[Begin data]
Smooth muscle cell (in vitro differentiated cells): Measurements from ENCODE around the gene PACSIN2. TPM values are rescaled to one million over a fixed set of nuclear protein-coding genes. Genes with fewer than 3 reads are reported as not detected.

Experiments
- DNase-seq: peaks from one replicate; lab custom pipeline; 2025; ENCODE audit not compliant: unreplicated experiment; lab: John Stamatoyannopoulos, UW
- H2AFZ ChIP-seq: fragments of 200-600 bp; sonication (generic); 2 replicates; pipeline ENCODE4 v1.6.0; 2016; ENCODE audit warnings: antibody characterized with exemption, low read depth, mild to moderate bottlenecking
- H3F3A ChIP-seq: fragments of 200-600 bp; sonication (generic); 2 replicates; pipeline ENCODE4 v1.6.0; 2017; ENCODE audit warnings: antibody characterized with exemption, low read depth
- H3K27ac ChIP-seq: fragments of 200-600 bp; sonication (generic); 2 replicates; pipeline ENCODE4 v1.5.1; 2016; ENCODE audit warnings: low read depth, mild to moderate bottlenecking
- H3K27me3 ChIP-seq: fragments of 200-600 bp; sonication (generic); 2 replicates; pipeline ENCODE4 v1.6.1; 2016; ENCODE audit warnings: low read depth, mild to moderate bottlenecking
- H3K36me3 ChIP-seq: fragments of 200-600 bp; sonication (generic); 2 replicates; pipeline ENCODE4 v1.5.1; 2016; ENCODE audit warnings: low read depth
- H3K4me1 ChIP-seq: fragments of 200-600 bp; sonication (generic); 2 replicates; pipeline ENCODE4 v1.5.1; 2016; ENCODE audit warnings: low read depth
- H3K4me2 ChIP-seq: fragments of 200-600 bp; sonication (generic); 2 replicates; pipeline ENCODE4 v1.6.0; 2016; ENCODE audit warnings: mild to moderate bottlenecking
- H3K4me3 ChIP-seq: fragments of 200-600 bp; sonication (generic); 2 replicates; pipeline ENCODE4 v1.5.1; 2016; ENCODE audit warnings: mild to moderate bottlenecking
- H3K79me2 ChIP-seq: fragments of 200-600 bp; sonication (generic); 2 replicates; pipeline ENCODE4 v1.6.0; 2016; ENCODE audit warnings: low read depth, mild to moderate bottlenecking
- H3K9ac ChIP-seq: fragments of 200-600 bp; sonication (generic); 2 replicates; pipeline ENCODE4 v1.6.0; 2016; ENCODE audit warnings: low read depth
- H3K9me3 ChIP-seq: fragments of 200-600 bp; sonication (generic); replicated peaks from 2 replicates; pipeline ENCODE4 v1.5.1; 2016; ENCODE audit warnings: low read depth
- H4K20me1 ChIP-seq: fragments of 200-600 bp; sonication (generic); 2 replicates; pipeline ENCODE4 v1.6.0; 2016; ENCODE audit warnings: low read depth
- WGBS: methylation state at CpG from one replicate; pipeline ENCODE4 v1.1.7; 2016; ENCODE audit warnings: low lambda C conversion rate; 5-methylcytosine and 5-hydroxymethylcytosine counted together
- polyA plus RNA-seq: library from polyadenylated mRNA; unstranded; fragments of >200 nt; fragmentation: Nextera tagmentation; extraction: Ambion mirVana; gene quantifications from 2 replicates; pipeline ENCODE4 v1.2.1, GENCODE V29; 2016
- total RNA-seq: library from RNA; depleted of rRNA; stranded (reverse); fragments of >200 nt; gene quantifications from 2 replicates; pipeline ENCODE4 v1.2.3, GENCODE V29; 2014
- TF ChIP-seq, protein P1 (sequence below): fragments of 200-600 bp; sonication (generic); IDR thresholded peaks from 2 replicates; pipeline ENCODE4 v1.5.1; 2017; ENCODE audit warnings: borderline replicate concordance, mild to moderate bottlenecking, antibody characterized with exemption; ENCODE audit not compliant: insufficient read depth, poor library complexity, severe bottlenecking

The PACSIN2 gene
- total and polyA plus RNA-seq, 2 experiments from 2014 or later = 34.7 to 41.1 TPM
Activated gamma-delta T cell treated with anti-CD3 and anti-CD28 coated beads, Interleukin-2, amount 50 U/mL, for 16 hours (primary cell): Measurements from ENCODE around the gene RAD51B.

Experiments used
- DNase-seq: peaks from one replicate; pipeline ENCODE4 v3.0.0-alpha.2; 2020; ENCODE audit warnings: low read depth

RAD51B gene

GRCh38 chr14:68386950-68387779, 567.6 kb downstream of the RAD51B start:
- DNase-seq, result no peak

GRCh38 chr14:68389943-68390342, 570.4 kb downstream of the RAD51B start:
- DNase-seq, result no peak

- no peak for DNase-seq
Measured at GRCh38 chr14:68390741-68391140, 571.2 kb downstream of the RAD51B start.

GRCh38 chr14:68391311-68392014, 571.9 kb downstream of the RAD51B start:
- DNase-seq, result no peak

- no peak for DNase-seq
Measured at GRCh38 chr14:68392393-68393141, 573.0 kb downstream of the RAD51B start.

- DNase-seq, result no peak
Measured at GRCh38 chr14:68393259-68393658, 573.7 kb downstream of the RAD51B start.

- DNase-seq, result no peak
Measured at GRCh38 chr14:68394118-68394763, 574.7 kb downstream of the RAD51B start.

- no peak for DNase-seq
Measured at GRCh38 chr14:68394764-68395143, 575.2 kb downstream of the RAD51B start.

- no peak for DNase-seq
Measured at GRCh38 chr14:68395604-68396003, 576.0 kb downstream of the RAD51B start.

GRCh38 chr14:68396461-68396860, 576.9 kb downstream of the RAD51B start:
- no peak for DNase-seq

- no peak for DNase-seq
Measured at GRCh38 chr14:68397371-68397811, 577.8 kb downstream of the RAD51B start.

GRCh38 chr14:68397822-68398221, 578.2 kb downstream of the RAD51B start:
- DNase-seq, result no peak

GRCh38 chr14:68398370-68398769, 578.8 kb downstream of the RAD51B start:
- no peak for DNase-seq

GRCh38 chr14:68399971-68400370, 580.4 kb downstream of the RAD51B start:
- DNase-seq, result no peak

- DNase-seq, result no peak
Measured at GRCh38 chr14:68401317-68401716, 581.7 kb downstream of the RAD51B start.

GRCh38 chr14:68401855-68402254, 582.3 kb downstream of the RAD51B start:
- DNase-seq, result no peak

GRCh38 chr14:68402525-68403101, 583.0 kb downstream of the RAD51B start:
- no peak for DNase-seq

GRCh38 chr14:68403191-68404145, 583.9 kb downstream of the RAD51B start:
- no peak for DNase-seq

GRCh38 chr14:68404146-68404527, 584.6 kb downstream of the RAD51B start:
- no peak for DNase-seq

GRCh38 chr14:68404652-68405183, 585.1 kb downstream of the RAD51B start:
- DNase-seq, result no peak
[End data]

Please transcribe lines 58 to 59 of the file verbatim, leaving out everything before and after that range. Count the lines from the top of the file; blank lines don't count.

GRCh38 chr14:68402525-68403101, 583.0 kb downstream of the RAD51B start:
- no peak for DNase-seq